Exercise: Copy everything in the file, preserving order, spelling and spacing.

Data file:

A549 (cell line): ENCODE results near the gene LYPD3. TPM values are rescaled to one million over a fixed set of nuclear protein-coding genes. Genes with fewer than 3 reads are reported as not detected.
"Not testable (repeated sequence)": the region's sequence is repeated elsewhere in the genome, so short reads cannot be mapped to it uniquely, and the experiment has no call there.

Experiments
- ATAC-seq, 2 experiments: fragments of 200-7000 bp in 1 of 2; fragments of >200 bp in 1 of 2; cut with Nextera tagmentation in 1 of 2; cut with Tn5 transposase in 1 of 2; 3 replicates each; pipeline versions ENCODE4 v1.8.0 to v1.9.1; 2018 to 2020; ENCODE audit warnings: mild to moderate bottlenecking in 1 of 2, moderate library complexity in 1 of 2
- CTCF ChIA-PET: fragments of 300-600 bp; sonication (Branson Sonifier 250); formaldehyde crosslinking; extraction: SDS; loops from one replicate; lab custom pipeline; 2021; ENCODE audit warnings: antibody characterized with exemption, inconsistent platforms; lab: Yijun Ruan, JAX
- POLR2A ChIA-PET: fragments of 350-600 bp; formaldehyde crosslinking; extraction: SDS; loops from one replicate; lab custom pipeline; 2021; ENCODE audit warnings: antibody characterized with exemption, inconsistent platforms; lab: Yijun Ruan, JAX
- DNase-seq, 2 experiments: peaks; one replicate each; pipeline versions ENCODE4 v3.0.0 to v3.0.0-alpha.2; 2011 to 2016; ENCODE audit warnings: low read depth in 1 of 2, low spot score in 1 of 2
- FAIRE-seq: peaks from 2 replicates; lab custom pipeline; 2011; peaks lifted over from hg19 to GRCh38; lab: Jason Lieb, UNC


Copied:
A549 (cell line): ENCODE results near the gene LYPD3. TPM values are rescaled to one million over a fixed set of nuclear protein-coding genes. Genes with fewer than 3 reads are reported as not detected.
"Not testable (repeated sequence)": the region's sequence is repeated elsewhere in the genome, so short reads cannot be mapped to it uniquely, and the experiment has no call there.

Experiments
- ATAC-seq, 2 experiments: fragments of 200-7000 bp in 1 of 2; fragments of >200 bp in 1 of 2; cut with Nextera tagmentation in 1 of 2; cut with Tn5 transposase in 1 of 2; 3 replicates each; pipeline versions ENCODE4 v1.8.0 to v1.9.1; 2018 to 2020; ENCODE audit warnings: mild to moderate bottlenecking in 1 of 2, moderate library complexity in 1 of 2
- CTCF ChIA-PET: fragments of 300-600 bp; sonication (Branson Sonifier 250); formaldehyde crosslinking; extraction: SDS; loops from one replicate; lab custom pipeline; 2021; ENCODE audit warnings: antibody characterized with exemption, inconsistent platforms; lab: Yijun Ruan, JAX
- POLR2A ChIA-PET: fragments of 350-600 bp; formaldehyde crosslinking; extraction: SDS; loops from one replicate; lab custom pipeline; 2021; ENCODE audit warnings: antibody characterized with exemption, inconsistent platforms; lab: Yijun Ruan, JAX
- DNase-seq, 2 experiments: peaks; one replicate each; pipeline versions ENCODE4 v3.0.0 to v3.0.0-alpha.2; 2011 to 2016; ENCODE audit warnings: low read depth in 1 of 2, low spot score in 1 of 2
- FAIRE-seq: peaks from 2 replicates; lab custom pipeline; 2011; peaks lifted over from hg19 to GRCh38; lab: Jason Lieb, UNC